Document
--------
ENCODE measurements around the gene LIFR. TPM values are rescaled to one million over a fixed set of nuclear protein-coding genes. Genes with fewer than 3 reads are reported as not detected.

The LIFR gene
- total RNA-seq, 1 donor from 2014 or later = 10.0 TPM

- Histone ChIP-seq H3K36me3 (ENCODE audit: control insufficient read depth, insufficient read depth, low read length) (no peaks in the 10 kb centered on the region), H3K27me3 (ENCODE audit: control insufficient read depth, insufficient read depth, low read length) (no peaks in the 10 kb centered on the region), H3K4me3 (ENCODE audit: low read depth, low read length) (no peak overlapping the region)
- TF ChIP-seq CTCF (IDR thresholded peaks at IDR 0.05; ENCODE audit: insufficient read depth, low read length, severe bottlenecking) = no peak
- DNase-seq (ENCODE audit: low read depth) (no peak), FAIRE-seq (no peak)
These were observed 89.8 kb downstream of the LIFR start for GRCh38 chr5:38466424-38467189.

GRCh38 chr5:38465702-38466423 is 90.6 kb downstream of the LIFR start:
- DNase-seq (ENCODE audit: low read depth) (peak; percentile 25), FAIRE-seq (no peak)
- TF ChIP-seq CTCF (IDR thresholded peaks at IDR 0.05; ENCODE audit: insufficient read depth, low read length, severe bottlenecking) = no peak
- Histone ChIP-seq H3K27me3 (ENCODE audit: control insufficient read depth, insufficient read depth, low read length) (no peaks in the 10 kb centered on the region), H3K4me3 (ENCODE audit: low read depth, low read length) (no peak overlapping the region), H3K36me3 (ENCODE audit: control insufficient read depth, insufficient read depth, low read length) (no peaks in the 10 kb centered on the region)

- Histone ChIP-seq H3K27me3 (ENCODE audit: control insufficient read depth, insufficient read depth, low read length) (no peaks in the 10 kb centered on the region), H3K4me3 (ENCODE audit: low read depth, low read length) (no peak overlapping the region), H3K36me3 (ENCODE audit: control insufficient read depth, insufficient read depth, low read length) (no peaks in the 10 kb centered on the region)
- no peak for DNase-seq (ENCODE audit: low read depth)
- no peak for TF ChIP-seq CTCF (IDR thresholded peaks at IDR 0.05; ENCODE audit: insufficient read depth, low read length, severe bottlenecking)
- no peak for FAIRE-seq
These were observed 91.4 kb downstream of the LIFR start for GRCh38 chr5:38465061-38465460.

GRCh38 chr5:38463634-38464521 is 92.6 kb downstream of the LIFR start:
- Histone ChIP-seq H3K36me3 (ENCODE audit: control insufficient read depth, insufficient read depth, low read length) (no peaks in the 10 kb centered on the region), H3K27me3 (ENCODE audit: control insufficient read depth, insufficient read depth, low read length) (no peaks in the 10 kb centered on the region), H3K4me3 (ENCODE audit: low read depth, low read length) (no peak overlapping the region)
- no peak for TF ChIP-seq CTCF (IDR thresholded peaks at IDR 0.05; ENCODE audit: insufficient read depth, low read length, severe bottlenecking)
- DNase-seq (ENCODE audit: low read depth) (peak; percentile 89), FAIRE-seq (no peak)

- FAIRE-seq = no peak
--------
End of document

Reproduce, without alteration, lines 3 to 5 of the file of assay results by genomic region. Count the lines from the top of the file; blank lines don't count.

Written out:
- total RNA-seq, 1 donor from 2014 or later = 10.0 TPM

- Histone ChIP-seq H3K36me3 (ENCODE audit: control insufficient read depth, insufficient read depth, low read length) (no peaks in the 10 kb centered on the region), H3K27me3 (ENCODE audit: control insufficient read depth, insufficient read depth, low read length) (no peaks in the 10 kb centered on the region), H3K4me3 (ENCODE audit: low read depth, low read length) (no peak overlapping the region)
- TF ChIP-seq CTCF (IDR thresholded peaks at IDR 0.05; ENCODE audit: insufficient read depth, low read length, severe bottlenecking) = no peak